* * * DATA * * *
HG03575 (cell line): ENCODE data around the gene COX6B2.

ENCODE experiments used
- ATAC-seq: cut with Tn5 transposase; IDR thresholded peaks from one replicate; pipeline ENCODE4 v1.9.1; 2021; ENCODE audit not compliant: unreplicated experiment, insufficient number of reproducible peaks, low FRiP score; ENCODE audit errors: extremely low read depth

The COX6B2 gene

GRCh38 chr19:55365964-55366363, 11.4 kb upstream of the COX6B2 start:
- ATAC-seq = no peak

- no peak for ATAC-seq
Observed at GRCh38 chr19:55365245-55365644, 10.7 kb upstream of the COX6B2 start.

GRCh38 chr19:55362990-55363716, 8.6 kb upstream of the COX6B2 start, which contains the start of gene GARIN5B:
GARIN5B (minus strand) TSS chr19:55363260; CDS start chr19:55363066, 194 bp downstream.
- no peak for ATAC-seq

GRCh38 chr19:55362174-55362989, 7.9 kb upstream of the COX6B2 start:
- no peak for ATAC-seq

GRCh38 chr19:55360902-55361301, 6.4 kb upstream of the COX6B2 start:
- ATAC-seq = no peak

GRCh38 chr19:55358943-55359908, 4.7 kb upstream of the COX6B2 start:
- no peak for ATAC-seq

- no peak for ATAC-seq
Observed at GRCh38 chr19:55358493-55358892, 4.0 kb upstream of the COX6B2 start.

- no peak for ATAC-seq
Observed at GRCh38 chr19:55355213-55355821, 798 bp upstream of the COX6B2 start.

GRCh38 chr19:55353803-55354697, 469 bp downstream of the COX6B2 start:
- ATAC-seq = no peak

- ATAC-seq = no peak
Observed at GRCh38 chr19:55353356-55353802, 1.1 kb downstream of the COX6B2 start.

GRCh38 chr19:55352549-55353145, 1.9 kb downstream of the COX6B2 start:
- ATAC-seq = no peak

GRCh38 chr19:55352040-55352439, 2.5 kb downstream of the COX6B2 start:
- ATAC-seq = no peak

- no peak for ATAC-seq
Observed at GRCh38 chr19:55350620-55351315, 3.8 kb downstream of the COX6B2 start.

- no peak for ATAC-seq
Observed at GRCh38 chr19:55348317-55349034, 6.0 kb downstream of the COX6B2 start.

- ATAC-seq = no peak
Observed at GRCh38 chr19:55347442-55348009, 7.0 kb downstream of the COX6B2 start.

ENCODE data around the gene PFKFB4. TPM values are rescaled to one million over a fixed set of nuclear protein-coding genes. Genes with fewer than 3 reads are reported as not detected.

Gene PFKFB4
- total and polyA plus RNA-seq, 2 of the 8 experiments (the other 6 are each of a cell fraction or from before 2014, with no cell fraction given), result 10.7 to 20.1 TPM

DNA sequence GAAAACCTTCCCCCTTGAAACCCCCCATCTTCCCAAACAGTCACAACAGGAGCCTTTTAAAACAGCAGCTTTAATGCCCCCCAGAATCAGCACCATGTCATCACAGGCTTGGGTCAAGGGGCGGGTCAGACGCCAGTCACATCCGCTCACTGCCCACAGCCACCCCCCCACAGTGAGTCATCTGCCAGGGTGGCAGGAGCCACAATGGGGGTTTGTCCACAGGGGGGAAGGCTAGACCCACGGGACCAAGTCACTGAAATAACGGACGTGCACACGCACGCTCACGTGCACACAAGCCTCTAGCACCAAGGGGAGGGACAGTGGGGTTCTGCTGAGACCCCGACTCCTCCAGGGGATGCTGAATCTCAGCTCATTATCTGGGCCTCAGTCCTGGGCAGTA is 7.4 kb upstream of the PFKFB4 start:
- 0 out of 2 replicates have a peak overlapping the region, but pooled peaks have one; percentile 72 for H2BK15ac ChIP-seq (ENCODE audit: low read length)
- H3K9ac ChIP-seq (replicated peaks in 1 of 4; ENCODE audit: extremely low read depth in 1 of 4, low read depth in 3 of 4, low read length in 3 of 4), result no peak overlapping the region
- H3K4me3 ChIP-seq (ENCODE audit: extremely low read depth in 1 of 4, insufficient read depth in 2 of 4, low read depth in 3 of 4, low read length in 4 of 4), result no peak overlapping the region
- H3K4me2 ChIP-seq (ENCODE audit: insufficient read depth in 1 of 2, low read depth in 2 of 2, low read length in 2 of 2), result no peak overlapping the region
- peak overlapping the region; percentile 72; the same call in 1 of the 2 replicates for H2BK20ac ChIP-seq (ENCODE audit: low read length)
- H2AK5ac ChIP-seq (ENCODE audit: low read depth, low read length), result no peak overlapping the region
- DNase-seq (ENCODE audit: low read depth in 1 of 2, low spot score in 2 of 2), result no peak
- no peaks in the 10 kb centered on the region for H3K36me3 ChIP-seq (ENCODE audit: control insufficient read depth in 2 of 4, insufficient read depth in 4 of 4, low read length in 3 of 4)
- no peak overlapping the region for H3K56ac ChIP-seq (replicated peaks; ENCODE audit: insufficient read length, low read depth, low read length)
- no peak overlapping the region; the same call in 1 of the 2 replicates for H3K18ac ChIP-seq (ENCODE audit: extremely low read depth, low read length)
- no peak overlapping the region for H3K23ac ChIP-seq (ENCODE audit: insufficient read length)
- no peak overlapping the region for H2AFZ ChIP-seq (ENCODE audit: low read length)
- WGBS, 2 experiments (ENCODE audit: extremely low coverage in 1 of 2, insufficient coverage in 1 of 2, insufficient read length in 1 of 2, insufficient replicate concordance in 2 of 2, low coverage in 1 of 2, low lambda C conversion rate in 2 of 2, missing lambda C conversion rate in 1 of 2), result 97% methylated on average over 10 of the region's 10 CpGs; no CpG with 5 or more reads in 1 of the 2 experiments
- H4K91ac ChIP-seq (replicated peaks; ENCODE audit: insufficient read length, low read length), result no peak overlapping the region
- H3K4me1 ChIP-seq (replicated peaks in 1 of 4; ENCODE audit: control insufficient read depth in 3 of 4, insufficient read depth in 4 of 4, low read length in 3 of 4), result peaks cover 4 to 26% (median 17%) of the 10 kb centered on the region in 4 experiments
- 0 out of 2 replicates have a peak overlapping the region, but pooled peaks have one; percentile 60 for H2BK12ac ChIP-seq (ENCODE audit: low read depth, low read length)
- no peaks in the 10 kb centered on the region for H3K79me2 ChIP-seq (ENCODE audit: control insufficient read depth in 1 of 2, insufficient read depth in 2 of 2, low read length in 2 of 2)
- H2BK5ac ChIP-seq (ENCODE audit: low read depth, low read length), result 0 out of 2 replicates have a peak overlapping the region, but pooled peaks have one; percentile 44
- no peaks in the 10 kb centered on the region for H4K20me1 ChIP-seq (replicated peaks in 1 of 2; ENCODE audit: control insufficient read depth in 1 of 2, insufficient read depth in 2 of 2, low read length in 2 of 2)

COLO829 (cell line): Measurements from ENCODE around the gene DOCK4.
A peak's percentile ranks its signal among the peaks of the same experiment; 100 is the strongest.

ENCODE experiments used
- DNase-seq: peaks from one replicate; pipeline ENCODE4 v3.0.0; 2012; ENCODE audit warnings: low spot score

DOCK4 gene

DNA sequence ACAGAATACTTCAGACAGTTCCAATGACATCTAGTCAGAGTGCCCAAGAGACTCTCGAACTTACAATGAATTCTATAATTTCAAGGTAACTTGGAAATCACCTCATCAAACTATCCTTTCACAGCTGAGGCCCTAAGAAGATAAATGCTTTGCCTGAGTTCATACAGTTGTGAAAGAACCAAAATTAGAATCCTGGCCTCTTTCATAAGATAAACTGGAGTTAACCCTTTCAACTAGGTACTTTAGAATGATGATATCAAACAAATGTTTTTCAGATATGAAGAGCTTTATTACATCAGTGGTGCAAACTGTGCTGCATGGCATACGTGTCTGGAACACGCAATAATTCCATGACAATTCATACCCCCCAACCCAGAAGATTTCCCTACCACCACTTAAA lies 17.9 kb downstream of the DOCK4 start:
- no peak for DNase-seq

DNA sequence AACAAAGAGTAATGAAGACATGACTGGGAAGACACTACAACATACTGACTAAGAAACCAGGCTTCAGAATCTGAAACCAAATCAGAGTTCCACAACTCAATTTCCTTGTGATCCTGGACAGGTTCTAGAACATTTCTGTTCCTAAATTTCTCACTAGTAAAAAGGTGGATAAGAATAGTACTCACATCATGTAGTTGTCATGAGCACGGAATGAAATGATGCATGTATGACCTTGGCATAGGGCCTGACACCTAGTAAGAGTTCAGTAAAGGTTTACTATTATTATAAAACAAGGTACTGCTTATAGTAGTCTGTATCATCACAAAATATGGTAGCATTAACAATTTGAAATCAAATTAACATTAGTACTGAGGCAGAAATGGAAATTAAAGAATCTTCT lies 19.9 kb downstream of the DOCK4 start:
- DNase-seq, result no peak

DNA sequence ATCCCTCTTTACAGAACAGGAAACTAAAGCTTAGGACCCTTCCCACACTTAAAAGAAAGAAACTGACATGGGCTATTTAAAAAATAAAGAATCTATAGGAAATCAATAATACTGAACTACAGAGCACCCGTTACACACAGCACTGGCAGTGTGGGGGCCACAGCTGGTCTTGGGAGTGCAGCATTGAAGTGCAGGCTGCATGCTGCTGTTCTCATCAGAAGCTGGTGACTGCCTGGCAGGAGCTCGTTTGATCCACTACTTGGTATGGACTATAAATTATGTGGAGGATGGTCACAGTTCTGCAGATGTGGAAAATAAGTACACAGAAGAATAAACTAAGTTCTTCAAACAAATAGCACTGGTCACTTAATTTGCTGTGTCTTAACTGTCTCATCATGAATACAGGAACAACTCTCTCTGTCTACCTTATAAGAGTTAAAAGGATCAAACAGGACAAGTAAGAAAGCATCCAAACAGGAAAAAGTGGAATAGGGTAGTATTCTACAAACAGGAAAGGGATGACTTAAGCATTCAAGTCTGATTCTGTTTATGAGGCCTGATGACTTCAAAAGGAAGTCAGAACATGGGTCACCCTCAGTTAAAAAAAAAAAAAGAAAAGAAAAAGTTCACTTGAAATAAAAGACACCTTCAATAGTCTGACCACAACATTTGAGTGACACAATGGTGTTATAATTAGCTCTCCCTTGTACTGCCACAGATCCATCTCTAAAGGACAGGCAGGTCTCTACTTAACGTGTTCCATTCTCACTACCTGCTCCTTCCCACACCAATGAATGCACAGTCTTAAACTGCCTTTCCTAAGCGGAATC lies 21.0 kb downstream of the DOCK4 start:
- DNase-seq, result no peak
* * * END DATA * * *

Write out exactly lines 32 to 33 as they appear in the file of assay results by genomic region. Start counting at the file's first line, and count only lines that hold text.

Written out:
- no peak for ATAC-seq
Observed at GRCh38 chr19:55348317-55349034, 6.0 kb downstream of the COX6B2 start.